- Bill would launch study of restoring Seattle lakes and waterways to natural state
- Skagit River would run free, mighty Ravenna Creek would flow again
- Would return Lake Union, Lake Washington and Green Lake to historic levels
OLYMPIA – A bold new proposal from state Sen. Doug Ericksen, R-Ferndale, would launch a state study of breaching the Ballard Locks, removing Seattle City Light dams from the Skagit River, and restoring Seattle lakes and waterways to a pristine natural condition.
Ericksen has drafted legislation for introduction during the 2020 legislative session that he says could return Seattle to the natural paradise that existed before settlers arrived 168 years ago.
“Most of the support for breaching the Snake River dams seems to come from Seattle,” Ericksen said. “But if its citizens understood the environmental damage caused by big water projects right in their home town, I am sure they would want to lead by example.”
Ericksen’s proposal mirrors the $750,000 state study of breaching the Snake River dams approved by this year’s Legislature. That idea has been repeatedly studied and rejected by federal authorities, because of its limited environmental benefit and the economic hardship it would wreak on Eastern Washington. Democratic lawmakers from the urban Puget Sound area are hopeful the administration of Gov. Jay Inslee can devise a study that will reach a different conclusion.
Yet those Snake River projects are dwarfed by man-made alterations to Seattle-area waterways. A century ago, a navigable channel was dug to link Puget Sound to Lake Union and Lake Washington, and the lakes were partially drained to open thousands of acres of new land for development. Green Lake also was lowered, and what remained of once-scenic Ravenna Creek was routed through sewer pipes. Meanwhile, Seattle dam projects on the Skagit turned a free-flowing river into a languid reservoir.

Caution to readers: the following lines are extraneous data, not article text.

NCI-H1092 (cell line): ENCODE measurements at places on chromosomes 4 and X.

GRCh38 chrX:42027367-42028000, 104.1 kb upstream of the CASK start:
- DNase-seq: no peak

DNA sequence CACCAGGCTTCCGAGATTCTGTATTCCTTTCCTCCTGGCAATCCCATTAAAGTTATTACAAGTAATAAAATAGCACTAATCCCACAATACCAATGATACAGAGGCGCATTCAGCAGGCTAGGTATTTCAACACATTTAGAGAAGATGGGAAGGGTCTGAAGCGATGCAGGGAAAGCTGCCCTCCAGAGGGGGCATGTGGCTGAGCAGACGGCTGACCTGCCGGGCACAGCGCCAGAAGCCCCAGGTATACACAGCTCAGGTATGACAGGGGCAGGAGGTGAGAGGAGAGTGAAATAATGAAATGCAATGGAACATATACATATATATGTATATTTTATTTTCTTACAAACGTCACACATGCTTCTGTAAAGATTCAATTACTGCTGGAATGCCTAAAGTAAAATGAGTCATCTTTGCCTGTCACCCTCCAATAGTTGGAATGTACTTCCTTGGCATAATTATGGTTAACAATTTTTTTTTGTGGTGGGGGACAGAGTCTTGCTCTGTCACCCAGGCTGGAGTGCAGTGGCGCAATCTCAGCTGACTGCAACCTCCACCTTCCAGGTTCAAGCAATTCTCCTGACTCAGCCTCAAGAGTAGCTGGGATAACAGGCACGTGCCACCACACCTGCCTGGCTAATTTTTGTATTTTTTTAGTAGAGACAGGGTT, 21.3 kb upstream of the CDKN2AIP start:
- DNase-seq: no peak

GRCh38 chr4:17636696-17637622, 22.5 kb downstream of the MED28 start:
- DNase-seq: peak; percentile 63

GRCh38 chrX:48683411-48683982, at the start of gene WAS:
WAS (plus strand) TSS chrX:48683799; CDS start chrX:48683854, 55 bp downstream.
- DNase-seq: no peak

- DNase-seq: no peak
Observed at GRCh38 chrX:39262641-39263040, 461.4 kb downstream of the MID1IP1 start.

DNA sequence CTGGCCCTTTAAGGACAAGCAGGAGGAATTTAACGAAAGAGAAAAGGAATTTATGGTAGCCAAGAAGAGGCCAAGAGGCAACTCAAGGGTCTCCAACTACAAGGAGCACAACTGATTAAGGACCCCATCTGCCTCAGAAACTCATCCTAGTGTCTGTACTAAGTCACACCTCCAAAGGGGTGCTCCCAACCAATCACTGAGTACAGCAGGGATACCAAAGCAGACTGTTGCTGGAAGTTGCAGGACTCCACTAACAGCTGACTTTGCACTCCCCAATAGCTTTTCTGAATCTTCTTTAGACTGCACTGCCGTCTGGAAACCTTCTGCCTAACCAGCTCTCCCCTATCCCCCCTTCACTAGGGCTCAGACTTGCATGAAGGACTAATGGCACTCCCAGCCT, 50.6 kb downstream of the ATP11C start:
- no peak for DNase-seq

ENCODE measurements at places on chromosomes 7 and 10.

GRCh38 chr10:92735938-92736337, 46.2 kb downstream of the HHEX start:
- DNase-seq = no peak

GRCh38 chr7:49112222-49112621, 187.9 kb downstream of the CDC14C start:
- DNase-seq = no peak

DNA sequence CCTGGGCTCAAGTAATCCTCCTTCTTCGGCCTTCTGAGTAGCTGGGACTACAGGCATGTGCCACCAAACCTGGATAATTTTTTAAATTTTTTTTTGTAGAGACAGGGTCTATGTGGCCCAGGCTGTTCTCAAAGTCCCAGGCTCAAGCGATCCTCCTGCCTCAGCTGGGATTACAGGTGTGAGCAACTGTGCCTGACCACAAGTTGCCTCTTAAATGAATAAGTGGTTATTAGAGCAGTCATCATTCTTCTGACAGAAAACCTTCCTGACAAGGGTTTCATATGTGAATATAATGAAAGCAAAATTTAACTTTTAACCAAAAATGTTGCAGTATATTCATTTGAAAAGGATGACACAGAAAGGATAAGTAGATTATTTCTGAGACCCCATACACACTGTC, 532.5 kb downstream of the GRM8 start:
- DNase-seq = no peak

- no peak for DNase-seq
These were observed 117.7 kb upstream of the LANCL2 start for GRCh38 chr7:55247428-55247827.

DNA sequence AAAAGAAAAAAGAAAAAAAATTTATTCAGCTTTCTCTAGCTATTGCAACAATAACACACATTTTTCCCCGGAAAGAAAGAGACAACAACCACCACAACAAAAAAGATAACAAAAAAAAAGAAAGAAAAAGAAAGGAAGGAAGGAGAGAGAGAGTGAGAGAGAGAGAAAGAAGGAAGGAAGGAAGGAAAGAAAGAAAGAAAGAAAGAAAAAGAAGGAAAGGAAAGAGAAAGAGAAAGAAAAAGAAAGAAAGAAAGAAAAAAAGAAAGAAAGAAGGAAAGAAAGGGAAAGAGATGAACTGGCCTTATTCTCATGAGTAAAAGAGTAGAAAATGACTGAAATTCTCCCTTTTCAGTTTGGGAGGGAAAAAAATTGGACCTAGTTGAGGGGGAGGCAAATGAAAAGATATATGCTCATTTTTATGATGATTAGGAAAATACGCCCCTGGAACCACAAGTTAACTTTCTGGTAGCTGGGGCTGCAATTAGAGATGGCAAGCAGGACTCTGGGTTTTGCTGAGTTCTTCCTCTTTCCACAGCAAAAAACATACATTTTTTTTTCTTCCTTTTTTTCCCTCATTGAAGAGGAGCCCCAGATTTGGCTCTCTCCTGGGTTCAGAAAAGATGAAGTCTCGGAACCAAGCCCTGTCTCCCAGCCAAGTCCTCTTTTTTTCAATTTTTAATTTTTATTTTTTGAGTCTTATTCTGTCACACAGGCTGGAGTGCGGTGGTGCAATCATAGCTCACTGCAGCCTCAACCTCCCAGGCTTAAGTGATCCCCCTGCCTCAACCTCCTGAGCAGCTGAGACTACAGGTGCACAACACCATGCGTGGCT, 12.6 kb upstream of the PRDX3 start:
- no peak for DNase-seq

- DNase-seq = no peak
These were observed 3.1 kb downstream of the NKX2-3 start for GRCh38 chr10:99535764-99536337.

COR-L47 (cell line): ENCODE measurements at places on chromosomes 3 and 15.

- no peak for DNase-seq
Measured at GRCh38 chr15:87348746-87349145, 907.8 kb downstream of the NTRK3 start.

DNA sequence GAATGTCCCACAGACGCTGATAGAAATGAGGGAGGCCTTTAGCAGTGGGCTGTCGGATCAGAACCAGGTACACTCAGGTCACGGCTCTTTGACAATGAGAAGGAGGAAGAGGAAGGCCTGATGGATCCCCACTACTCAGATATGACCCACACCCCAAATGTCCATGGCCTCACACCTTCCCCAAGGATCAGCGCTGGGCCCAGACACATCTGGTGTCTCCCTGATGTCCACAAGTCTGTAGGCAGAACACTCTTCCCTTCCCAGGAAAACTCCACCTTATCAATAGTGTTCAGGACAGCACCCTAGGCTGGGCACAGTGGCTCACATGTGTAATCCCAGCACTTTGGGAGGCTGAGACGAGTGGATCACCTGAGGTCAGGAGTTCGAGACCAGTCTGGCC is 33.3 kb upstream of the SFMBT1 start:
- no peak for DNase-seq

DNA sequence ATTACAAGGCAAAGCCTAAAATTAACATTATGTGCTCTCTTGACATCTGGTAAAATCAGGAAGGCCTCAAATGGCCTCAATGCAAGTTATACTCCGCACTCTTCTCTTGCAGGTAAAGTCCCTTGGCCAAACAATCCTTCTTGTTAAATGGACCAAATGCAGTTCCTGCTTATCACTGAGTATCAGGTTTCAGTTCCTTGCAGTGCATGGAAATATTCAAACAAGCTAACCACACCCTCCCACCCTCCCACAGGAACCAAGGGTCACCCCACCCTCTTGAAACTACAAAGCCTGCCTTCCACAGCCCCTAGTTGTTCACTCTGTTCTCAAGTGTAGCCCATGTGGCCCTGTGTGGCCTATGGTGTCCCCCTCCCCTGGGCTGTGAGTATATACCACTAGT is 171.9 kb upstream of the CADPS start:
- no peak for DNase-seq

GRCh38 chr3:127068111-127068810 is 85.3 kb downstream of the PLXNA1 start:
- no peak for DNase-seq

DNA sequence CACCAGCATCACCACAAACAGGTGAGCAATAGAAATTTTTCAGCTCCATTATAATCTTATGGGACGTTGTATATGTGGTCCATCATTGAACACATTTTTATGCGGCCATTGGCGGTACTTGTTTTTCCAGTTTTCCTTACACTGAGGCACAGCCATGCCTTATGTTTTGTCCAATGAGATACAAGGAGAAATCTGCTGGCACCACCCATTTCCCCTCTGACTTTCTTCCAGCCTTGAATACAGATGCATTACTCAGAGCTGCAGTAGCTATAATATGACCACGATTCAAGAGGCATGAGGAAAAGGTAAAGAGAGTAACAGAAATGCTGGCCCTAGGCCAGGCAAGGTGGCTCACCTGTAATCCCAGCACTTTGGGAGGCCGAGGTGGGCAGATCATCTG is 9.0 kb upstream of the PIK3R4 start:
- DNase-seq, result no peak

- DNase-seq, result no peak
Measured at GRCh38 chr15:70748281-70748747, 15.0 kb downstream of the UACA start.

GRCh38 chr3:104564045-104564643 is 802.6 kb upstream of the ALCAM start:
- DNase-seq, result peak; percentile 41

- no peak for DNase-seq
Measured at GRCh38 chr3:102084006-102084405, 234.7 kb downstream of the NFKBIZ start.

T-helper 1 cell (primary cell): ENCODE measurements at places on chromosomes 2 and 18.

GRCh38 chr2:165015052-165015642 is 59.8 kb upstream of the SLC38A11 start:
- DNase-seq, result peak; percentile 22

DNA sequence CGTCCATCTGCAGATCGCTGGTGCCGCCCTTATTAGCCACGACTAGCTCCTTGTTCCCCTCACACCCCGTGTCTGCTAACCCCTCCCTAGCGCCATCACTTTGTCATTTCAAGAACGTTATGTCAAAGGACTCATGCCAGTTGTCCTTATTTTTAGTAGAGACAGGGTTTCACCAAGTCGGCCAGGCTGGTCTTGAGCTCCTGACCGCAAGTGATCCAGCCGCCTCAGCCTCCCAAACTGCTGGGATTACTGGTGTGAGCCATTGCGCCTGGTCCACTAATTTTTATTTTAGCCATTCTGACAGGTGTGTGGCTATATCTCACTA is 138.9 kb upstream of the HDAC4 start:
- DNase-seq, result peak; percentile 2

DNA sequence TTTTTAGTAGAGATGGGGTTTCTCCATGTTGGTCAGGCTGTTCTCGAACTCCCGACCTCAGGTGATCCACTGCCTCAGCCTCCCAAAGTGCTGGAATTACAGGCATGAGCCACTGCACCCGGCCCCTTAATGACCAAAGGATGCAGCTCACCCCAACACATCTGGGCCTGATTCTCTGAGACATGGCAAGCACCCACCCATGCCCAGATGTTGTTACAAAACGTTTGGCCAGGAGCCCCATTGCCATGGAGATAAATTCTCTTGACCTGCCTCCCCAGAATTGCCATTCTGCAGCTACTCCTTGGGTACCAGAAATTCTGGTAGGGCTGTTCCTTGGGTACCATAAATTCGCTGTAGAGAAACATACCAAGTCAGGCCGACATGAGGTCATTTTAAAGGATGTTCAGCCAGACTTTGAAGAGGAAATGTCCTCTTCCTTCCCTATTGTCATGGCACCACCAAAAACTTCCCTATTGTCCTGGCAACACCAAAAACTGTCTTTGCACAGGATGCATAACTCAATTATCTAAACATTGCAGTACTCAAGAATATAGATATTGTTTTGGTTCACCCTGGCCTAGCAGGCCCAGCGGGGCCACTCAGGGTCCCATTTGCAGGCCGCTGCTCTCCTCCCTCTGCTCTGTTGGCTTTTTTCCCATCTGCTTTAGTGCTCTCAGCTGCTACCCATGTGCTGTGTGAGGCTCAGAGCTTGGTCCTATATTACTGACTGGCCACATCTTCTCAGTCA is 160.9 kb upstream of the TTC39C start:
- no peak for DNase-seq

“Many Seattle environmentalists seem to think the best way to rebuild fish runs to feed Puget Sound killer whales is to tear down faraway dams on a river system that doesn’t come anywhere close,” Ericksen explained. “But if we want to go destroying things at enormous expense in the name of the orca, there is no better place to start than Seattle.
“We might hear objections from owners of lakefront property and from those people in Seattle who choose to use electricity. But their sacrifice would be a small price to pay so that people who live hundreds of miles away could enjoy the environmental wonderland Seattle would become. Even if the Boeing plant in Renton is flooded out, I am sure the local economy could be reoriented to tourism.
“We might also think about rebuilding Denny Hill and restoring those lovely tideflats south of downtown, but let’s take this one step at a time.”